How do mergers work? You’ve heard about Meta Platform’s successful 2014 acquisition of WhatsApp, but you wonder what is the biggest failure M&A? Keep reading and enjoy a fascinating journey.

What is the Biggest Failure M&A?

The biggest failure M&A is WorldCom’s failed acquisition of Sprint Corporation, Inc. This scuttled transaction is significant because it magnifies the challenges and inherent risk of deal completion in a highly regulated industry. Let’s meet the participants, look at the deal structure and the reason why this is the transaction-of-choice when answering; What is the biggest failure M&A?

The Participants

WorldCom, Inc. – WorldCom was a $110 billion telecommunications firm founded in 1983 under the original name Long Distance Discount Services. The U.S. company was a serial acquirer and grew exponentially expanding its fiber-optic network infrastructure. Its far-flung domestic and international services included internet, long-distance voice, and data services.

Sprint Corporation, Inc. – Sprint Corporation (Sprint) was a U.S.-based $80 billion telecommunications company originally named Brown Telephone Company and founded in 1899. A string of mergers and acquisitions formed the modern-day Sprint company. A formidable competitor of Verizon and AT&T, the firm offered internet, wireless long-distance, and data services to domestic and international consumers, B2B clients, and government agencies.

What is the biggest failure in M & A? The WorldCom/Sprint proposed combine stands out for its staggering price tag and reverberating industry dominance implications.

The Deal

WorldCom went looking for a strategic acquisition that would offer market, customer-based, and network infrastructure expansion, coupled with technology innovation and economies of scale. Sprint was a perfect fit. On October 5, 1999, the two firms entered into a tentative merger agreement, and it received overwhelming Sprint shareholder approval on April 8, 2000. Here are the details:

Transaction Value – At the time, the proposed $115 billion transaction was the largest pending merger in history.

Stock Exchange Offer – The tax-friendly all-stock remuneration was as follows:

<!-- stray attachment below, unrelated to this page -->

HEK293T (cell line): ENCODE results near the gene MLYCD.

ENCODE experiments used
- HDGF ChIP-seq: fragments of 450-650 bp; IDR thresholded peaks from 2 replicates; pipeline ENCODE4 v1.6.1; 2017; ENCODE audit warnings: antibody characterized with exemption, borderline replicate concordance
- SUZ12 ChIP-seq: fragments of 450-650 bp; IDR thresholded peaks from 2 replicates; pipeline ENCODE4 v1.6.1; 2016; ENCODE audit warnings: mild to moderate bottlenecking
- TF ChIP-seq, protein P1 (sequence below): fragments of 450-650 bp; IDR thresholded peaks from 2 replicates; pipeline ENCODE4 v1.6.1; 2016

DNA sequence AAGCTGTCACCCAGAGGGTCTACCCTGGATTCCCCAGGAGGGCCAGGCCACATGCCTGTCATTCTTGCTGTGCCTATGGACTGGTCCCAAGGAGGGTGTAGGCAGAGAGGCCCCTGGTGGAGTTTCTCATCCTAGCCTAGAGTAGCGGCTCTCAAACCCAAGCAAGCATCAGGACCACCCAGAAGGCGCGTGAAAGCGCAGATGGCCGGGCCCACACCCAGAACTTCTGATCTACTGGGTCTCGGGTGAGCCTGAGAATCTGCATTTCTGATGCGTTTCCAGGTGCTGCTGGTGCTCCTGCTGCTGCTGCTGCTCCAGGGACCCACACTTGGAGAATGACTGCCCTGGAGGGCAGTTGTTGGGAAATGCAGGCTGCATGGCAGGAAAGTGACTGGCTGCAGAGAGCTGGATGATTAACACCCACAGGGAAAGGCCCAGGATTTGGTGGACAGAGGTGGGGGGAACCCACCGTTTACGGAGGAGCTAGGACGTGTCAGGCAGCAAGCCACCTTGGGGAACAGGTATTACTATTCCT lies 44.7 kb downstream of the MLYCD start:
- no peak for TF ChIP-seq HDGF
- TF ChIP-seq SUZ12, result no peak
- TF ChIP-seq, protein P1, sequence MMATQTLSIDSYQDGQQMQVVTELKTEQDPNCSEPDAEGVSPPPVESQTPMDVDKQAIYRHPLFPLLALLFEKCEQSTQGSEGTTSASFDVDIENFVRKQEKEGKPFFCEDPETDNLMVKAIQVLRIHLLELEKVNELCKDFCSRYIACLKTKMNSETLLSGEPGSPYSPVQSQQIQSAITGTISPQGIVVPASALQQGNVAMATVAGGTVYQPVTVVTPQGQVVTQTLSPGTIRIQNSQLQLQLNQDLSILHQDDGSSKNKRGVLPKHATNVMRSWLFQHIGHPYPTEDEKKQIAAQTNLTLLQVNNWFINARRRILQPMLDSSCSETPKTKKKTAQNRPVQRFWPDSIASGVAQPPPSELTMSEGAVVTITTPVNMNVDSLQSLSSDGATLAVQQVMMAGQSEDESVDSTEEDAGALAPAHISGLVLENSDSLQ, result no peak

• Each Sprint common share will be exchanged for one WorldCom common share, valued at $76.00 at the time if the WorldCom stock closing price at merger completion is between $41.43 and $53.90.
  • Each Sprint common shareholder will receive one share of WorldCom PCS, the newly created merger shares, for every one Sprint common share owned.
  • Additionally, each Sprint shareholder will receive 0.116025 shares of WorldCom common stock for every Sprint common share owned.

Ownership Structure –WorldCom shareholders would have majority ownership in the new entity and Sprint shareholders would gain ownership in WorldCom and, by proxy, the new company.

Regulatory Hurdles – Standing in the way of the deal consummation was the Federal Communications Commission (FCC) and the Department of Justice (DOJ). Regulatory approval requirements are commonplace in M&A activity, and especially within regulated industries. However, the gargantuan transaction size and the potential consolidation of corporate pricing power attracted intense governing bodies scrutiny.

Dead Deal – Regulatory opposition to the proposed mega-merger was white hot. The DOJ objected on antitrust grounds citing a potential monopolistic presence if the merger were allowed to go forward. The FCC feared the proposed behemoth would hurt consumers through price increases leaving limited alternatives.

The firms saw no path to success and abandoned the merger agreement in 2000.

Why Do Up To 90% of Mergers and Acquisitions Fail?

Up to 90% of mergers and acquisitions fail because of cultural differences, overpayment, and regulatory challenges. Here’s the breakdown:

Cultural Differences – Corporate culture assimilation and integration are the hardest post-merger challenges. Cultural change is a slow, often-resisted process.

Overpayment – The deadly concoction of overpaying for an acquisition and unrealized synergies will quickly evaporate shareholder value.

Regulatory Challenges – Regulatory hurdles within an unfavorable market environment will poison a transaction’s approval changes and kill the merger’s closure.

What is the biggest failure in M & A? The WorldCom/Sprint 2000 debacle is the biggest M&A failure. The abandoned merger had significant industry and devastating single-firm repercussions. Intense analysis of WorldCom exposed fiscal discrepancies mushrooming into the most pervasive accounting scandal of the time. Not survivable, the firm filed for bankruptcy in 2002. Sprint continued as an independent firm and, in 2013, it was purchased by SoftBank. In 2020, Sprint merged with T-Mobile, Inc.

Read next: What are the Most Frequent Source of Failure in M&A?

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